It depicts the figure of the Father holding the crucified Son, with the dove of the Holy Spirit between the two. The answer you seek is this - Christ's question was; Why have you forsaken me? The answer is shown here.

I have not forsaken you, I am holding you in my hands.

It depicts the offering of himself, in the form of Jesus that God the Creator and Father has made, and in the Holy Spirit continues to offer in love and grace to anyone and everyone who wishes to accept it. We don't know who the artist is, no one has recorded his name, but the insight he (or she) gives in this painting is profound.


  1. Slim Jim says: Well, my cup of respect overfloweth with the Monk's sagacity! A very interesting perspective, and I am sure it would be worth trying to look at other areas too. The perspective of first century Judaism is very important in understanding how Christianity developed and flourished in the early years.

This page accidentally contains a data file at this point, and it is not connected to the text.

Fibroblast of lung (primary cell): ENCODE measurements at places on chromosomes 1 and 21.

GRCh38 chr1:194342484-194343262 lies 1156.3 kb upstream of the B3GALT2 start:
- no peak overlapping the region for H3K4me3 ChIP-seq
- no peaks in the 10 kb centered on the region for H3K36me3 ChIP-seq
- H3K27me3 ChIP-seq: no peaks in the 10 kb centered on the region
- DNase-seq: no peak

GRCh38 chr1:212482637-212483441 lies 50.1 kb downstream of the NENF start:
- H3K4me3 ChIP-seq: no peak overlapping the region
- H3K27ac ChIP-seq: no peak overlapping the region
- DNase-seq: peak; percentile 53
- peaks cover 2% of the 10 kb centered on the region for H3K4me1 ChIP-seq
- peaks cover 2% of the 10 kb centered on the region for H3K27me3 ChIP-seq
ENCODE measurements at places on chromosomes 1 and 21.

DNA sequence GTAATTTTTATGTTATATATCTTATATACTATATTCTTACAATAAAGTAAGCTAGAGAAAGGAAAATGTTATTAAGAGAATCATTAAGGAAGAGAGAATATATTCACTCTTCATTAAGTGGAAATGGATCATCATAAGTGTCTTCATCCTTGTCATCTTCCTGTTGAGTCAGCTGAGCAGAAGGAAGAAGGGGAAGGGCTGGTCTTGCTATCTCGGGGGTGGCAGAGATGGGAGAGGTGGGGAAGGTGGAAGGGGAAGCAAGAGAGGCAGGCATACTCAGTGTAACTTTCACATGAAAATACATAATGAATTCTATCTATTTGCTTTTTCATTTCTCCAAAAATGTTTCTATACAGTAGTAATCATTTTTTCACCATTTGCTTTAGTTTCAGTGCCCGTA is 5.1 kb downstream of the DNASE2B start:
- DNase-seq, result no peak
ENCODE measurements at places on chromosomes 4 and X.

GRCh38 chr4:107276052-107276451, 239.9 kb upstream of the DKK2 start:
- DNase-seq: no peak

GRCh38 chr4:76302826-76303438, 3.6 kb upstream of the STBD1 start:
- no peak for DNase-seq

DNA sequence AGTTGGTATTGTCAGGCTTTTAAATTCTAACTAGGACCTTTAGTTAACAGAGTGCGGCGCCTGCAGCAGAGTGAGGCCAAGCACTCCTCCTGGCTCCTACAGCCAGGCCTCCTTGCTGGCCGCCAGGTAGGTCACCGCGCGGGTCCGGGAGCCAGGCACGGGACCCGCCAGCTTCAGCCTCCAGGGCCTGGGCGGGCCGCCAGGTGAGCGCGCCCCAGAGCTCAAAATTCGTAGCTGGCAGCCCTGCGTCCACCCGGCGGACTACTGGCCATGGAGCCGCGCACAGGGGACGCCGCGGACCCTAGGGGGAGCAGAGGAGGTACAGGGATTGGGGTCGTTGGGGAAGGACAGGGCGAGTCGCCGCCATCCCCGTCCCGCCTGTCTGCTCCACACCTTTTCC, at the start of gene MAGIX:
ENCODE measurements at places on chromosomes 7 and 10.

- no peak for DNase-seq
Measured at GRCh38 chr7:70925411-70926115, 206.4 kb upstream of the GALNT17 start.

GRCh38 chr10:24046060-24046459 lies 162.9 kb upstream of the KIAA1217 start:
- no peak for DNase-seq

On the subject of women clergy, it seems some people get hung up about the wrong things. Why complain about women ministers or bishops, yet toast the health of Her Majesty the Queen? Anyhoo, today's sermon at church was about The Important Thing, and have a look at Luke (look at Luke - wayhey!) 10:38 - 42. I don't think Jesus would mind women clergy at all!

  2. Today, the Monk raises one of my hobby-horse issues, the absence of women in Pauline Christianity. As the Monk implies, but does not say it because we should know that, Jesus was a Jew, he lived in a Jewish family, partook of Jewish culture. It is therefore unthinkable that his life and immediate circle were devoid of female presence. Had he been a mystic or a hermit, it could be possible, but he was neither, or we would have been told as it was not "usual".